Comparing Whole Numbers


With our Comparing Whole Numbers lesson plan, students learn how to compare whole numbers using the correct symbols. Students practice comparing whole numbers using the greater than, less than, and equal to symbols.

Included with this lesson are some adjustments or additions that you can make if you’d like, found in the “Options for Lesson” section of the Classroom Procedure page. One of the optional additions to this lesson is to allow extra time for the activity, letting students use each color of numbers.

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What our Comparing Whole Numbers lesson plan includes

Lesson Objectives and Overview: Comparing Whole Numbers develops number awareness as students compare whole numbers. This lesson includes activities with experiential practice for using the correct symbols when comparing whole numbers. At the end of the lesson, students will be able to use the correct symbols to compare whole numbers. This lesson is for students in 1st grade and 2nd grade.

Classroom Procedure

Every lesson plan provides you with a classroom procedure page that outlines a step-by-step guide to follow. You do not have to follow the guide exactly. The guide helps you organize the lesson and details when to hand out worksheets. It also lists information in the blue box that you might find useful. You will find the lesson objectives, state standards, and number of class sessions the lesson should take to complete in this area. In addition, it describes the supplies you will need as well as what and how you need to prepare beforehand. The supplies you will need include scissors and the handouts.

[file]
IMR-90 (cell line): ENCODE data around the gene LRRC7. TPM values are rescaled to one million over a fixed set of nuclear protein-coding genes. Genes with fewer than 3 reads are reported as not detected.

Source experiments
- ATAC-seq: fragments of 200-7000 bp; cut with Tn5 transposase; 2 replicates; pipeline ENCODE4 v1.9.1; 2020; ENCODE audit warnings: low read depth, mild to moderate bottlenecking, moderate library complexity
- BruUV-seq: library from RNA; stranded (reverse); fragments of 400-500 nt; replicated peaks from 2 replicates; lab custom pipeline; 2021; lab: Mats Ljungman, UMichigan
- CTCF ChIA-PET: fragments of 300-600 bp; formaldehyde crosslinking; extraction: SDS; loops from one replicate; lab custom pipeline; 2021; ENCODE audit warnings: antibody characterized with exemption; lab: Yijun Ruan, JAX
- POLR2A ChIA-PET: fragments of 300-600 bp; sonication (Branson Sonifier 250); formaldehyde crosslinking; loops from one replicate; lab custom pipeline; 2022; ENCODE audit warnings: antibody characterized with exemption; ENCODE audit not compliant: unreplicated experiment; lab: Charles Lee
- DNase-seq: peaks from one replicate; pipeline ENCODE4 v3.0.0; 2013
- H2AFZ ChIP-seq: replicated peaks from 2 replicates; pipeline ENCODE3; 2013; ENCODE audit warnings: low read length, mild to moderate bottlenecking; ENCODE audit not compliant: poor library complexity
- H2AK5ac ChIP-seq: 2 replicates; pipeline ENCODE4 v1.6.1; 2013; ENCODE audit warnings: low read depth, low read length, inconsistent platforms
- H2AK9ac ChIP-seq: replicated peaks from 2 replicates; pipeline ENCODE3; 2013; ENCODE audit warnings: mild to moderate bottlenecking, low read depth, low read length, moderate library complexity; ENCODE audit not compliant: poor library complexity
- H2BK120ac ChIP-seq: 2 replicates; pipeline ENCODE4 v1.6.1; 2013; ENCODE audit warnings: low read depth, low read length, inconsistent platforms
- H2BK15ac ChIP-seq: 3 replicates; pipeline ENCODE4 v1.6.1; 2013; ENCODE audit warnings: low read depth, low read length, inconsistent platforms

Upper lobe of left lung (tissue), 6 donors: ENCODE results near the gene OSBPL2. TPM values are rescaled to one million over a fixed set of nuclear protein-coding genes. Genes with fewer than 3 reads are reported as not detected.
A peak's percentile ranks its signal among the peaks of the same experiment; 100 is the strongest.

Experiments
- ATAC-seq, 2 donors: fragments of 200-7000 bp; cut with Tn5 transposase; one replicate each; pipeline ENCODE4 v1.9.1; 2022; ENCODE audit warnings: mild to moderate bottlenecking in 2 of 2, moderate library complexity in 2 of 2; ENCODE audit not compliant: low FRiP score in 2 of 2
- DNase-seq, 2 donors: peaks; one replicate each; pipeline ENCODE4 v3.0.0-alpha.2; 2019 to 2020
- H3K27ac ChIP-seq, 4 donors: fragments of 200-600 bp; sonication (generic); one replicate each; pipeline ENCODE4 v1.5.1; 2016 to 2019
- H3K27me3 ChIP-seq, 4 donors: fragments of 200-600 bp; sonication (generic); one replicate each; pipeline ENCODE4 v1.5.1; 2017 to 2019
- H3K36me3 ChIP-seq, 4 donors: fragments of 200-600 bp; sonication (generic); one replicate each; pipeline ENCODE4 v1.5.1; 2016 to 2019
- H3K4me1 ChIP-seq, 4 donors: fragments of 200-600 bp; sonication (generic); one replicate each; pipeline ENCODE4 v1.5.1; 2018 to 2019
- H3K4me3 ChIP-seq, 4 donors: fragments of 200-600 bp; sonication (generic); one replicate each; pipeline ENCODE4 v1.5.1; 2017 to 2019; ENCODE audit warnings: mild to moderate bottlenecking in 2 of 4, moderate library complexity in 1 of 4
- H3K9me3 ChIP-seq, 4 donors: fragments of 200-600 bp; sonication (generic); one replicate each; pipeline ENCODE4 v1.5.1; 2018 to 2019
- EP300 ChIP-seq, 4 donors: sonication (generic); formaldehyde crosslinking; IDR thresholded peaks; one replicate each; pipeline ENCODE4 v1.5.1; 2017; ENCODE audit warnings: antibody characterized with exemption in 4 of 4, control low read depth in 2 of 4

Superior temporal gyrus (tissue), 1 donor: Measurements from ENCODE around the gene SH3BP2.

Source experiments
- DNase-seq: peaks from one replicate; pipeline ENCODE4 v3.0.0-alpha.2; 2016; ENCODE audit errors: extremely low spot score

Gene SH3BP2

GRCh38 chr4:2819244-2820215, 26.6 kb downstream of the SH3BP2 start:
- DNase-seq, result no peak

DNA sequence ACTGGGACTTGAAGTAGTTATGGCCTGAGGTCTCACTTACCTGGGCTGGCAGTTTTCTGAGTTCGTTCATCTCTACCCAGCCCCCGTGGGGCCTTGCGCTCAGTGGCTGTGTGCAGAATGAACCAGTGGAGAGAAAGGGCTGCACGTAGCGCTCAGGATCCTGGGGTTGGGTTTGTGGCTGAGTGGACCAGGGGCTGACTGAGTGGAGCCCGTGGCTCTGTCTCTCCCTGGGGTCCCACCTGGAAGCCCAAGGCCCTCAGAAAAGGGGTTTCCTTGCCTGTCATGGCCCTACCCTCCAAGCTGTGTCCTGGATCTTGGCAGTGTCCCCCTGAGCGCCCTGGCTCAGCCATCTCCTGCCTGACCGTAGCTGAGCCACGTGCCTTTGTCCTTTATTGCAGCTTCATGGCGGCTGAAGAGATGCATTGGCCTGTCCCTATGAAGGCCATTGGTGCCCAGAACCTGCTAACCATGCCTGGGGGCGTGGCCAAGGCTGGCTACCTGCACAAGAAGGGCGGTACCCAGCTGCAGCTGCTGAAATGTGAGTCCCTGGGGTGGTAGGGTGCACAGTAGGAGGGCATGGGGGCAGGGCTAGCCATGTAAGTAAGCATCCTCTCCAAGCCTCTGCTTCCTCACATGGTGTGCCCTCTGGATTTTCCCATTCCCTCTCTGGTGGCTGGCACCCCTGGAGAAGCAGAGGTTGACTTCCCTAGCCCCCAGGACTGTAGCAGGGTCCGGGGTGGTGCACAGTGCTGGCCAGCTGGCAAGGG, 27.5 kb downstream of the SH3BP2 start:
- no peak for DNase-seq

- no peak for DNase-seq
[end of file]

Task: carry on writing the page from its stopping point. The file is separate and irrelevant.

Options for Lesson

Included with this lesson is an “Options for Lesson” section that lists a number of suggestions for activities to add to the lesson or substitutions for the ones already in the lesson. One optional addition to this lesson is to allow extra time for the activity, letting students use each color of numbers. You could also use the colored numbers based on student level. To extend this lesson, you could use this lesson alongside a science lesson related to planet distances, or other similar lesson from other subject areas.